This is where it gets weird. Moreau, curiosity piqued, decides he wishes to mate the alluring, almost-human Lota with Parker, and sabotages the only boat off the island in order that isolation and boredom might force them together. Laughton’s performance is stunning: a blend of scientific detachment that goes beyond conventional morality, and a grubby excitement at the mechanics of this intended procreation. If he’s evil, then it’s a bland sort of evil, coupled with an antisocial voyeurism which might have seen him branded the local pervert had he stayed in Blighty.

The combination is by turns hilarious and sinister. "Well I’ll leave you two young people together," he toodle-pips on first introducing the pair, and later cattily declares "I hope you sleep well" to Parker, as he sends him off for a bout of hoped-for inter-species fornication. Yet one of the most infamous lines is delivered with a steady but barely concealed megalomania, Moreau’s eyes glistening like onyx in monochrome close-up as he breathes, "Do you know what it means to feel like god?"

One of the most patronisingly dated exchanges is also defused masterfully by Laughton’s crisp wit. "To have created a thing as tragic as that girl," blusters Parker, all patriarchal melodrama on behalf of Lota, "an animal with a woman’s emotions, a woman’s heartbreak, a woman’s suffering – it’s criminal." Moreau bats back, "You’re an amazingly unscientific young man."

The film looks stunning, with cinematographer Karl Struss (known in horror circles for 1931’s Dr Jekyll And Mr Hyde and also for FW Murnau’s seminal Sunrise: A Song Of Two Humans in 1927) creating a striking, mist-swept Pacific emptiness at the beginning – even though the movie was shot on California’s Santa Catalina Island – and a procession of clear and distinctive jungle chase scenes towards the end, backgrounds awash with flame as the animal-men cast off their obedience to the whip-cracking Moreau.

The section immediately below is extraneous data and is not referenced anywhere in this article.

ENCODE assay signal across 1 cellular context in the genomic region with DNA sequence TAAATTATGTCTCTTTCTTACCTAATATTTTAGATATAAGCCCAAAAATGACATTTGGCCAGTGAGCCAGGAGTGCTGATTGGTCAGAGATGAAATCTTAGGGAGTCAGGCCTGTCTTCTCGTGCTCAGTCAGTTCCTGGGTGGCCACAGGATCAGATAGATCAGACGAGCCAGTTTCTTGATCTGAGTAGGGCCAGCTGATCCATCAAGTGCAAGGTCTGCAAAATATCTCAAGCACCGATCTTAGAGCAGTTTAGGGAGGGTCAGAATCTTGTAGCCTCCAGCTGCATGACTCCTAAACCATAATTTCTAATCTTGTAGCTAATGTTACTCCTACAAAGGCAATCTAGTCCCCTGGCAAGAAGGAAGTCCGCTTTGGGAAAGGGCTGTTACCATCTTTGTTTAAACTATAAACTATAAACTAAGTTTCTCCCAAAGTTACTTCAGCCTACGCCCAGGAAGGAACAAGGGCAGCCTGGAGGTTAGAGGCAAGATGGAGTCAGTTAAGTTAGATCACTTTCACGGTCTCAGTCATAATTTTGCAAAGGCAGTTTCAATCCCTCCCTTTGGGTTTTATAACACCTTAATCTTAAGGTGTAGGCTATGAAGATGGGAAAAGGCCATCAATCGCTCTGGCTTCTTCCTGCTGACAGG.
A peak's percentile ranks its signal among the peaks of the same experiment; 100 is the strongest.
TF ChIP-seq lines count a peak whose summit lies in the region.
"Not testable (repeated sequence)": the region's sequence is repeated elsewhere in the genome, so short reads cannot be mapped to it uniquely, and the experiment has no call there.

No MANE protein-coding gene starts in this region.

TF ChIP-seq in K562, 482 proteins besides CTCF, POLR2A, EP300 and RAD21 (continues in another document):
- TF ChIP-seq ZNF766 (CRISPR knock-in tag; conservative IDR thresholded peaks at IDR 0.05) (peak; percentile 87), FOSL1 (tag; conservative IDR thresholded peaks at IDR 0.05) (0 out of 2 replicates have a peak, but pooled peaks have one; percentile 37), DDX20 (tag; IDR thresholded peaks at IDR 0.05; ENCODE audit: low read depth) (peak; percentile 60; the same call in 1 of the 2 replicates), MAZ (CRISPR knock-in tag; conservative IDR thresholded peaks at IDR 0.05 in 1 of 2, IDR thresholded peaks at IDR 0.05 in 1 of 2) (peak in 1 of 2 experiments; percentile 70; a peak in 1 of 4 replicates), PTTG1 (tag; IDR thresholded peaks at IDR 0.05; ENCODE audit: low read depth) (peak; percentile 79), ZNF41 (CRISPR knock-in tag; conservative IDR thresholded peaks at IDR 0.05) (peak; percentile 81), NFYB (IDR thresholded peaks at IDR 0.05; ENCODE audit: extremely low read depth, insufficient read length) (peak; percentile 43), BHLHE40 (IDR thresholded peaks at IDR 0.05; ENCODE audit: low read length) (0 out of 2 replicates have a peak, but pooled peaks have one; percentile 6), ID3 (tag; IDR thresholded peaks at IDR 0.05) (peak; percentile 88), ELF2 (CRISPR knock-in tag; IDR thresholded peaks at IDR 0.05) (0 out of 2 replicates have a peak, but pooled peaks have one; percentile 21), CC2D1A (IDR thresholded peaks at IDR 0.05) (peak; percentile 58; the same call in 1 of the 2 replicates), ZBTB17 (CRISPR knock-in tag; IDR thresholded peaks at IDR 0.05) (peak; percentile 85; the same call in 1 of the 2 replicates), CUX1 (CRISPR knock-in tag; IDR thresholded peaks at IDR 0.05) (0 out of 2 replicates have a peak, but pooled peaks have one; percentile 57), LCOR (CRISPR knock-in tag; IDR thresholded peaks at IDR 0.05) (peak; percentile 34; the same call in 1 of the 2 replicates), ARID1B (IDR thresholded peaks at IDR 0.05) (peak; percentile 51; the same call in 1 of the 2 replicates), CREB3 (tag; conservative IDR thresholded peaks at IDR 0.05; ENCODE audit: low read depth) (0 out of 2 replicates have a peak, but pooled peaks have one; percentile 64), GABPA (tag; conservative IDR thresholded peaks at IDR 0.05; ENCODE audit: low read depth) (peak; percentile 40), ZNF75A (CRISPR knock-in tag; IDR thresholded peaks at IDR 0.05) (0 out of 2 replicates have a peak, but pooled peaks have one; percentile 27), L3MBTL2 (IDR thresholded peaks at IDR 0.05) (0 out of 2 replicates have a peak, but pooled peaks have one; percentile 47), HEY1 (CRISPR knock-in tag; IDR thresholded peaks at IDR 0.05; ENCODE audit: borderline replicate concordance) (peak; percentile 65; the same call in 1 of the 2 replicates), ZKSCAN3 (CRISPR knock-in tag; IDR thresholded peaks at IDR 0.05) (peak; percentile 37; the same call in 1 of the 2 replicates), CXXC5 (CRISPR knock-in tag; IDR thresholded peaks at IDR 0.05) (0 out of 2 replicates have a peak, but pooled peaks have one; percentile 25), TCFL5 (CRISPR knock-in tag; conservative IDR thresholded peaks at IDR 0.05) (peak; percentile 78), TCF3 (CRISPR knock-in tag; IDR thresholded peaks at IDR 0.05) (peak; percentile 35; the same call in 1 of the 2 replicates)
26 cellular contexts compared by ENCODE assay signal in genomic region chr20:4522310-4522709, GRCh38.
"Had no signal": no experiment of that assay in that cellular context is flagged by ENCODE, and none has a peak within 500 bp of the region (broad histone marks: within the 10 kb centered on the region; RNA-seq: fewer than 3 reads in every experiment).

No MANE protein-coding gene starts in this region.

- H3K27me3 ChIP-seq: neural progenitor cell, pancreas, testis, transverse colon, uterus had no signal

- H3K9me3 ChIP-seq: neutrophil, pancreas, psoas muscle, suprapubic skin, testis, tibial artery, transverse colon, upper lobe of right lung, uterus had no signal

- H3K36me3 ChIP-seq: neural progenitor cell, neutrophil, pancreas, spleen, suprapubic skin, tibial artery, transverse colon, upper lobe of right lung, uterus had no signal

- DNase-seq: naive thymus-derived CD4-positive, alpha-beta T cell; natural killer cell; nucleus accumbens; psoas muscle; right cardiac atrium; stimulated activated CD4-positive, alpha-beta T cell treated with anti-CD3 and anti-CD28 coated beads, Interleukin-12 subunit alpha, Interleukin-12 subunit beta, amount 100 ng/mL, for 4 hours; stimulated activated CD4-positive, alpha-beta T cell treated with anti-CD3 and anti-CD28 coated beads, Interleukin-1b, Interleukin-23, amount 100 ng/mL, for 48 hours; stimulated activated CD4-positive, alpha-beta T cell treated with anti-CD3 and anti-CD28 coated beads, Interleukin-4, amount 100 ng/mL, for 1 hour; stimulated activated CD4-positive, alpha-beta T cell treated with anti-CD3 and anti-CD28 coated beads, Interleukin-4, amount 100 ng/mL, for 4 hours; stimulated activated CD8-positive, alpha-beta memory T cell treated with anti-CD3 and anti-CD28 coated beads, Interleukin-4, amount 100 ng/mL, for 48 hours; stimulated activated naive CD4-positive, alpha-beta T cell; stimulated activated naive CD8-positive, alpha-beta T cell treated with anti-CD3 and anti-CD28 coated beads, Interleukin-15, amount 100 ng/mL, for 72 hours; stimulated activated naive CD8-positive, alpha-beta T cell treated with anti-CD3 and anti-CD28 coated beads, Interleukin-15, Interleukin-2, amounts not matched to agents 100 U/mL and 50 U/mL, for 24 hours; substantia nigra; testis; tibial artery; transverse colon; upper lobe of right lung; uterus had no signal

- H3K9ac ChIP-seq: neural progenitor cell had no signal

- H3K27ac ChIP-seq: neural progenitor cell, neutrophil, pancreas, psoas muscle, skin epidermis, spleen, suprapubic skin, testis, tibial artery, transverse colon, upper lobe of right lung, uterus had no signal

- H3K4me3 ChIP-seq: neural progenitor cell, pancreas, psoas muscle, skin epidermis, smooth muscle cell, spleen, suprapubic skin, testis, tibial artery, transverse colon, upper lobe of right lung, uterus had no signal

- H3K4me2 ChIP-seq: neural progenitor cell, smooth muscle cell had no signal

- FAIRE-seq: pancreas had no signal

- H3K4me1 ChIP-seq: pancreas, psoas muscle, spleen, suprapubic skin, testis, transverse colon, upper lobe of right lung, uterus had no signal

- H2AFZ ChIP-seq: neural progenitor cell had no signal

In this latter respect is where the monster creations really come into their own, with one memorable barrage of shots seeing the creatures move one by one into big close-up as they advance on the horrifically doomed Doctor, grunting a chilling chorus of "Part-Beast. Part-Man. Thing." Not since we first see them on Montgomery’s boat, a shambling underclass of grimly low understanding but fierce curiosity, have the animal-men appeared so fearsomely human.

Of course, by its very age the film has dated, and much of it doesn’t appear so horrible after all. Yet the revenge of the beasts is a tableau which is garish bordering on the unpleasant, and the final scene is a cracker: a freshly-lit cigarette and the gruff instruction, "Don’t look back." There are also two curios in one with the appearance of Bela Lugosi as mightily bearded beast the Sayer of the Law, whose barked, cultish mantra here was the inspiration behind Devo’s new wave classic Jocko Homo and the title of their 1978 album Q: Are We Not Men? A: We Are Devo! In describing Island Of Lost Souls as a "really intense movie" compared to the "wussy" versions of the tale which would follow, the band’s singer Mark Mothersbaugh summed up its unexpected ability to shock to this day.

The uncut Dual Format Edition of Island Of Lost Souls, containing both DVD and Blu-ray versions, is out Monday May 28 through Masters of Cinema/Eureka Entertainment, who are also releasing the 1935 Charles Laughton title Ruggles Of Red Gap.